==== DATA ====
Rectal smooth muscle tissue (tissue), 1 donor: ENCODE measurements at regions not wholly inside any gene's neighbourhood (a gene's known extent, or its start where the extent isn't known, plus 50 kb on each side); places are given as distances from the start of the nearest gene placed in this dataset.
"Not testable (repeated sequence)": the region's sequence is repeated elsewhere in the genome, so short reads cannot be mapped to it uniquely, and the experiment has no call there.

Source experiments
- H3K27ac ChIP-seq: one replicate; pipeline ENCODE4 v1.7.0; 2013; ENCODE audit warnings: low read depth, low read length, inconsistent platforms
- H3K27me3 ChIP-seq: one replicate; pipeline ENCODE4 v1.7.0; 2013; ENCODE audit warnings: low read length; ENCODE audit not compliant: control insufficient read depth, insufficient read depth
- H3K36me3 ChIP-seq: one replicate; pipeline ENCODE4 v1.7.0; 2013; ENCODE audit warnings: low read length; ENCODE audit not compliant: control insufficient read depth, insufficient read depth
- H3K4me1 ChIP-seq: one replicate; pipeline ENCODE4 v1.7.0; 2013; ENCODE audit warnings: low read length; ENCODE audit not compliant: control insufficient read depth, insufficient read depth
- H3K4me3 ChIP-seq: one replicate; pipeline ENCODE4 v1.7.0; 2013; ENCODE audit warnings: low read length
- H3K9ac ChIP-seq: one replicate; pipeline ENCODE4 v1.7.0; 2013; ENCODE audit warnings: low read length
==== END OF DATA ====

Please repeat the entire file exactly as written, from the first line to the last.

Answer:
Rectal smooth muscle tissue (tissue), 1 donor: ENCODE measurements at regions not wholly inside any gene's neighbourhood (a gene's known extent, or its start where the extent isn't known, plus 50 kb on each side); places are given as distances from the start of the nearest gene placed in this dataset.
"Not testable (repeated sequence)": the region's sequence is repeated elsewhere in the genome, so short reads cannot be mapped to it uniquely, and the experiment has no call there.

Source experiments
- H3K27ac ChIP-seq: one replicate; pipeline ENCODE4 v1.7.0; 2013; ENCODE audit warnings: low read depth, low read length, inconsistent platforms
- H3K27me3 ChIP-seq: one replicate; pipeline ENCODE4 v1.7.0; 2013; ENCODE audit warnings: low read length; ENCODE audit not compliant: control insufficient read depth, insufficient read depth
- H3K36me3 ChIP-seq: one replicate; pipeline ENCODE4 v1.7.0; 2013; ENCODE audit warnings: low read length; ENCODE audit not compliant: control insufficient read depth, insufficient read depth
- H3K4me1 ChIP-seq: one replicate; pipeline ENCODE4 v1.7.0; 2013; ENCODE audit warnings: low read length; ENCODE audit not compliant: control insufficient read depth, insufficient read depth
- H3K4me3 ChIP-seq: one replicate; pipeline ENCODE4 v1.7.0; 2013; ENCODE audit warnings: low read length
- H3K9ac ChIP-seq: one replicate; pipeline ENCODE4 v1.7.0; 2013; ENCODE audit warnings: low read length